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Meal Timing & Metabolism

How Food Patterns Impact Metabolism, Hunger and Weight

What you eat matters.

When you eat matters, too.

A growing body of research shows that disruptions to a person's natural circadian rhythm can lead to metabolic dysfunction and increased risk of diabetes, overweight and heart disease. The human body has adapted to the earth's 24 hour light-dark cycle, so much so that even people in total darkness continue in a 24-hour rhythm, as do cells from tissue biopsies in petri dishes.

The intricate time-keeping system regulates behaviors like eating, sleeping and wakefulness, as well as physiological functions like temperature, immune function, blood pressure, hormone production and digestion. Some research even suggests that overweight and obesity is a "chronobiological" condition. Studies also show that early eaters lost weight, despite consuming the same amount of food as late eaters and reporting no differences in physical activity.


Eat breakfast within two hours of waking each day, no excuses.
Pre-plan snacks for healthy grab and go options.
If you drink coffee, have it after breakfast.
Prioritize eating every 3 - 5 hours.

To tap into your two natural timekeeping systems, its important to regulate your habits. Aim to expose your body and eyes to bright light at dawn, and reduce light exposure, including blue light from technological devices, in the evening. This helps set the Central Clock. For the Peripheral Clock, breakfast is CRUCIAL, as it keeps the body and gut in rhythm.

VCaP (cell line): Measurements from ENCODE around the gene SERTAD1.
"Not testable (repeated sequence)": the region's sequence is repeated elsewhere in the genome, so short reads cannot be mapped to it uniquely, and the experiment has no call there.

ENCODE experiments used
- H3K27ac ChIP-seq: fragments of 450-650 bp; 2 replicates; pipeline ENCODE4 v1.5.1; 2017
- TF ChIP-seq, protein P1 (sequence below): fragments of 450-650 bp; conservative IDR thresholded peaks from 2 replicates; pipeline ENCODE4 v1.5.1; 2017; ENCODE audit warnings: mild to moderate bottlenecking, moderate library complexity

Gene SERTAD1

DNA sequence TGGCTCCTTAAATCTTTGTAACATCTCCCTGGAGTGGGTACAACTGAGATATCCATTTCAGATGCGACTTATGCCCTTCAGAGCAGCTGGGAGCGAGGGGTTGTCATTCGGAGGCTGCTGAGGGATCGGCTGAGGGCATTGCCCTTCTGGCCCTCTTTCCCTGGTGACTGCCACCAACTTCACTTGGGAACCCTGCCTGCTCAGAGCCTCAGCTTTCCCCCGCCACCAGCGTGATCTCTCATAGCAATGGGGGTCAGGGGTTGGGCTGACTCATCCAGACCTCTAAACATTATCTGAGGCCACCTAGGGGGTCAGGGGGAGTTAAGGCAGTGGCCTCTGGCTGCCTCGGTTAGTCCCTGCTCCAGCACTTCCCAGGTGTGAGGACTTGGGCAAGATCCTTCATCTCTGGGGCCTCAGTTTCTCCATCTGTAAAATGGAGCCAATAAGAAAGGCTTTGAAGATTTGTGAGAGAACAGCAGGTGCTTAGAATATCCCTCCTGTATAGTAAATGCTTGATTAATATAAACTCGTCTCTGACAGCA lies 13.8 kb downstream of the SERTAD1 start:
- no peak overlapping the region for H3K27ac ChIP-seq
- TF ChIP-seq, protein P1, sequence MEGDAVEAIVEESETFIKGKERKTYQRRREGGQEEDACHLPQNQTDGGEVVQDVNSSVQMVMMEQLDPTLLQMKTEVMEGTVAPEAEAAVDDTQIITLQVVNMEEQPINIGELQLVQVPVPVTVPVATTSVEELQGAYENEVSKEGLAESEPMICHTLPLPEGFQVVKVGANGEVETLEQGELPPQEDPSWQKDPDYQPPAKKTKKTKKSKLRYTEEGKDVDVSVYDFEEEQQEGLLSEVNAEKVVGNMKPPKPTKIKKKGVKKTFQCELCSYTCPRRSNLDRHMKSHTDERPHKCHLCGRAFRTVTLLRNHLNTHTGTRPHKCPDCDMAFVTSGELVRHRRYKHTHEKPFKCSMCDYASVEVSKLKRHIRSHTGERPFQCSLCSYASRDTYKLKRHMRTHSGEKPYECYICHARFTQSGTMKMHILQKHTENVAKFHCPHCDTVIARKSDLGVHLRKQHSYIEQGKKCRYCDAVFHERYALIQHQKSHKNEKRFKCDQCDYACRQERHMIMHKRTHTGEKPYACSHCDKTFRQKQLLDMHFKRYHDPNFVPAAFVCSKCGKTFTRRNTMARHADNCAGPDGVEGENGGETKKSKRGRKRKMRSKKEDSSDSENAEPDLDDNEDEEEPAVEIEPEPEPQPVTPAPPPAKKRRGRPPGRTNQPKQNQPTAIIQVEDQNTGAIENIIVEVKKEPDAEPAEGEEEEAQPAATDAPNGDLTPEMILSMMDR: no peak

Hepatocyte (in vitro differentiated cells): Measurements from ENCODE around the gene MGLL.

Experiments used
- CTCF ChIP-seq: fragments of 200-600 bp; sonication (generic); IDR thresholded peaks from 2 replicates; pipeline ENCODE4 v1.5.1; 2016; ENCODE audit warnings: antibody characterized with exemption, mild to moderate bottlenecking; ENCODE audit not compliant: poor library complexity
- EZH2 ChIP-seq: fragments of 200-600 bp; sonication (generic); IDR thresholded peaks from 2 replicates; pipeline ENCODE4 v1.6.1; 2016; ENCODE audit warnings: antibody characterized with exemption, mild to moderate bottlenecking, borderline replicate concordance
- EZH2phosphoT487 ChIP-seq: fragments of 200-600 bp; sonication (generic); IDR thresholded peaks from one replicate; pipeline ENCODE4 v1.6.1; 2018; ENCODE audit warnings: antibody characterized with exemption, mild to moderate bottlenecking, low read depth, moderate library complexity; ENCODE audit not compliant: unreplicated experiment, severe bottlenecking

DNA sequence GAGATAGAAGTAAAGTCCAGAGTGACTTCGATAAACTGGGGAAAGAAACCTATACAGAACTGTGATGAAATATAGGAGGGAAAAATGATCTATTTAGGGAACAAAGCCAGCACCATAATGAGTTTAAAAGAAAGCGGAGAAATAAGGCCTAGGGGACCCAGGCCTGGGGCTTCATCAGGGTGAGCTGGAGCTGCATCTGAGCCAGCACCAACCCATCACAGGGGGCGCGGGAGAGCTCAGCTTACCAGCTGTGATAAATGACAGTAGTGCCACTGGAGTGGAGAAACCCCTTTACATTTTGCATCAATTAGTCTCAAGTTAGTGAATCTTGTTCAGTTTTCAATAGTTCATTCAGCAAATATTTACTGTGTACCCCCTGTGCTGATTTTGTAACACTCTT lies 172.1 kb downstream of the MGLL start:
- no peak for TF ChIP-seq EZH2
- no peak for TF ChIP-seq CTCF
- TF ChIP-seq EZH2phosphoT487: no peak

When our central and peripheral clocks are synced, studies show that weight and blood sugar balance are better regulated, LDL cholesterol is lower, energy is more stable and sleep quality improves. Has there ever been a better reason for breakfast?

Shifting meal timing can combat fatigue and cravings.

Do you struggle with afternoon or evening sugar cravings? Or, are you used to combating an afternoon energy slump? You may need to shift calorie intake away from the latter part of the day, focusing on nourishing yourself from the time you wake up. Some people claim they are "not a breakfast person" or "can't eat right away in the morning." Imagine if the root cause is backloading your day with calories, ultimately disorienting your hunger cues, blood sugar balance and natural rhythm.

As calorie intake shifts to the earlier part of the day, you may notice more steady energy levels through the afternoon and a reduction in evening cravings. To make the shift, commit to prioritizing breakfast. Then, pre-plan meals and snacks so you're not letting stress or your schedule determine when, or what, you eat. It helps to get into a routine of steady food prep tasks, like cutting vegetables, pre-portioning trail-mix or hummus, and bulk cooking protein so healthy choices are the easy choice.

Balanced Breakfast Ideas

Hard boiled egg + Fruit + 1/4 c Walnuts
3/4 c Plain Greek Yogurt + 1/2 c Berries + 1/4 c Pecans
Whole Wheat Toast + 1/4 Avocado + 1 Egg
3/4 c Oatmeal + 1/2 Banana + 2 T Chia Seed Whole Grain Waffle + Almond Butter
Smoothie with Greens, Peanut Butter, Fruit and Protein
Whole Wheat Wrap + Hummus + Leftover Chicken + Vegetables


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